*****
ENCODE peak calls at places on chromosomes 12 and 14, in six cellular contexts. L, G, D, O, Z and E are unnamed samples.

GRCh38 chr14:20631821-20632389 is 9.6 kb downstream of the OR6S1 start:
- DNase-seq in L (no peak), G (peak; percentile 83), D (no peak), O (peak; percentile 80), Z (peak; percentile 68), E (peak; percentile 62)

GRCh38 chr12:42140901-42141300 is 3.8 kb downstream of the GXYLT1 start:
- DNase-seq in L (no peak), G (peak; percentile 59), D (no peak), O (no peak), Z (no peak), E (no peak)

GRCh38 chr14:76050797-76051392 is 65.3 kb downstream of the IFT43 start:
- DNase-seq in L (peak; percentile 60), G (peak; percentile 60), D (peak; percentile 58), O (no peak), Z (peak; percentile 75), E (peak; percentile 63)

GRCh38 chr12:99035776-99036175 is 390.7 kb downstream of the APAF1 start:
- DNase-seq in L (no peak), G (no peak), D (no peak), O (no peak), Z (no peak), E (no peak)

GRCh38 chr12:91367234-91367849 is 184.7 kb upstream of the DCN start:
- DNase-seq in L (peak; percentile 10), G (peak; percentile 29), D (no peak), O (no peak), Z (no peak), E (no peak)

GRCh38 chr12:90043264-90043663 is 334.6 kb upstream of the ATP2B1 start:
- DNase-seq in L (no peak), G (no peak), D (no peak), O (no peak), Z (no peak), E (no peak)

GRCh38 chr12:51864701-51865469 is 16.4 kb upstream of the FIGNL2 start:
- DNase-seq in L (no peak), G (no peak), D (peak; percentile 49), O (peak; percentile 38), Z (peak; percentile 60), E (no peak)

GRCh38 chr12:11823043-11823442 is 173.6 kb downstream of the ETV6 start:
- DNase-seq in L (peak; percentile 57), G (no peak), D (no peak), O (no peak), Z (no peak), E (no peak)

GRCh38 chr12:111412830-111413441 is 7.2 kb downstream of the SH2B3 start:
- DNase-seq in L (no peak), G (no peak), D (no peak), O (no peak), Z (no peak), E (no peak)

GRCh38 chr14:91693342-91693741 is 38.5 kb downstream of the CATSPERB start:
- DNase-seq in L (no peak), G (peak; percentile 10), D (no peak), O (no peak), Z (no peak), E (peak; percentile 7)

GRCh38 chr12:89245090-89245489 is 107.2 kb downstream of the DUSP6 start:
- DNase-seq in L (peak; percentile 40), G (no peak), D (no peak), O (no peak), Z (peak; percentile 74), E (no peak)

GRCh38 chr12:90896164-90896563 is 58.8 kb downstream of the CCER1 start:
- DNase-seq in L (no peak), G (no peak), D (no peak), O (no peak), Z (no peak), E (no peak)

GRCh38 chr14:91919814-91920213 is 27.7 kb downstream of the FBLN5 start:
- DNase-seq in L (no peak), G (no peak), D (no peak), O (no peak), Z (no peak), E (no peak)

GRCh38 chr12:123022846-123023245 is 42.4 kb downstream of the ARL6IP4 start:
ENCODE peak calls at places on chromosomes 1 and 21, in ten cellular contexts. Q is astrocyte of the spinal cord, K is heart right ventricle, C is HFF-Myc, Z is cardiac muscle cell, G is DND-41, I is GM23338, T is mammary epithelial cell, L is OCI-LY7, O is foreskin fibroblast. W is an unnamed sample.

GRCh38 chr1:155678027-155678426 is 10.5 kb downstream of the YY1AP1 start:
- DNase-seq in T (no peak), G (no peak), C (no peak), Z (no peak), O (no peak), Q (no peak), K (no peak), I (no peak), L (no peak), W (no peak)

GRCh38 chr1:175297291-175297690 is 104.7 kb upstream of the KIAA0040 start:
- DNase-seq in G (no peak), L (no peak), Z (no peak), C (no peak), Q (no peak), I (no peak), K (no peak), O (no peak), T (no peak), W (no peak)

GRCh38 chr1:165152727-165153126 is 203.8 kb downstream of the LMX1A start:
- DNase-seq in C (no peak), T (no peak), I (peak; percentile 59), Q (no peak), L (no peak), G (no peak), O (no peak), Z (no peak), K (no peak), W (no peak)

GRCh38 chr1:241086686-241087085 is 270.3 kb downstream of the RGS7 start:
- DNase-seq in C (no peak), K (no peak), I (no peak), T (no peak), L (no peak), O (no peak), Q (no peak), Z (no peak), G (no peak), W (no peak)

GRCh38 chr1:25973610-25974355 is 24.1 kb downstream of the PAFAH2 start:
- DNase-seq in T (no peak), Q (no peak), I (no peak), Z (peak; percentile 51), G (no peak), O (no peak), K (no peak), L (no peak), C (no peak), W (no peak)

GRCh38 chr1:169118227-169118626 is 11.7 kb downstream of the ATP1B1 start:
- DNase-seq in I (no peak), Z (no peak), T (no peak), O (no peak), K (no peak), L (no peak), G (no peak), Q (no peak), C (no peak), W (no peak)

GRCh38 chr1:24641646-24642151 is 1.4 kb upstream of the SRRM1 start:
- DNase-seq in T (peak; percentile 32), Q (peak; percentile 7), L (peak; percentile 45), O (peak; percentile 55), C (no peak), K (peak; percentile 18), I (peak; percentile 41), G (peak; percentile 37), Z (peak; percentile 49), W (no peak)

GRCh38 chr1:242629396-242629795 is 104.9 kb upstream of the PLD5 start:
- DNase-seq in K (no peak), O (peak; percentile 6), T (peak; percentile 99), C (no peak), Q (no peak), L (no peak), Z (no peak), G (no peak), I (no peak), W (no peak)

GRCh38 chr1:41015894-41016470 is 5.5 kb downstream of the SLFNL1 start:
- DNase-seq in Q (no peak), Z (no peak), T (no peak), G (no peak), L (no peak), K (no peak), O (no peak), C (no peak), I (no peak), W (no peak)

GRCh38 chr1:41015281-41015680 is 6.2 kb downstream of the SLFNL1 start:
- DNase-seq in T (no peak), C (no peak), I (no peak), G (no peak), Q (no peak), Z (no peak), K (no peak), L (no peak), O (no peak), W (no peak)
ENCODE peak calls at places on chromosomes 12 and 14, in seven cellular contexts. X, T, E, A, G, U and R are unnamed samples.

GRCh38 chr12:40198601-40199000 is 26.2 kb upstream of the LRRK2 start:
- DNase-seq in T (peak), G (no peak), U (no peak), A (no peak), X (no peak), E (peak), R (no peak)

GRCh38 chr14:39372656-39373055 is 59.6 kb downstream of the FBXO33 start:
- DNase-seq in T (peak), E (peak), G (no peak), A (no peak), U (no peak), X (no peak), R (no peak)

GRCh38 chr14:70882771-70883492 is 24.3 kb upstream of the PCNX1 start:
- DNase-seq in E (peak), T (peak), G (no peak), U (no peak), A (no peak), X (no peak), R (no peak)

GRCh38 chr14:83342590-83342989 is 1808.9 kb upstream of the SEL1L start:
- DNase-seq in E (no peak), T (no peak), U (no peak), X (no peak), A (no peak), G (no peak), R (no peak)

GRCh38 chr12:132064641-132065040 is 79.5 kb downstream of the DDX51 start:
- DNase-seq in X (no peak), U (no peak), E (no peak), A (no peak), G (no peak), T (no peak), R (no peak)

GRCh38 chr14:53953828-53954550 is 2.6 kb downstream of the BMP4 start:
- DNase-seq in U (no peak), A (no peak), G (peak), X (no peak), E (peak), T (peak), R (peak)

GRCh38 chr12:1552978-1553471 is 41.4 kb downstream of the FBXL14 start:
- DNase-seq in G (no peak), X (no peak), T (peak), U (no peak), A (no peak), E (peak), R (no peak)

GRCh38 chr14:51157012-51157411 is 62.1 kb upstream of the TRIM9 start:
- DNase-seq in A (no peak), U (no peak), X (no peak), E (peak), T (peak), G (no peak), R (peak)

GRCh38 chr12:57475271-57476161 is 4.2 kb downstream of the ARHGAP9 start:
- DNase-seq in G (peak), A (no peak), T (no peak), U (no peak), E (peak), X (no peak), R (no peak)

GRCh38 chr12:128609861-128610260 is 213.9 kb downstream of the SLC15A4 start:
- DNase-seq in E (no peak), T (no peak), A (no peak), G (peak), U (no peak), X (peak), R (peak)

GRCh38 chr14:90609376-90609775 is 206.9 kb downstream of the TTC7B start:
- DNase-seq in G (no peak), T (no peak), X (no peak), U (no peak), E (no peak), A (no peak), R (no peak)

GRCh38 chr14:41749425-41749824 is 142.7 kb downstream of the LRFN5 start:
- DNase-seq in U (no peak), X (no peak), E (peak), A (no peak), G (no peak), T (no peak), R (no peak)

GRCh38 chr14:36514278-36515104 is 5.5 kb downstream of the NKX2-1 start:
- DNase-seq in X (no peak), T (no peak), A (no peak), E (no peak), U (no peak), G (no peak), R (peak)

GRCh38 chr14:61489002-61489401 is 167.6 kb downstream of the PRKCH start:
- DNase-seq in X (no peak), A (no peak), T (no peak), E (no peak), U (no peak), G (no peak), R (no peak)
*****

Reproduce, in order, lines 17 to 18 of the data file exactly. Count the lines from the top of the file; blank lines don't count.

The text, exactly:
- DNase-seq in L (peak; percentile 57), G (no peak), D (no peak), O (no peak), Z (no peak), E (no peak)

GRCh38 chr12:111412830-111413441 is 7.2 kb downstream of the SH2B3 start: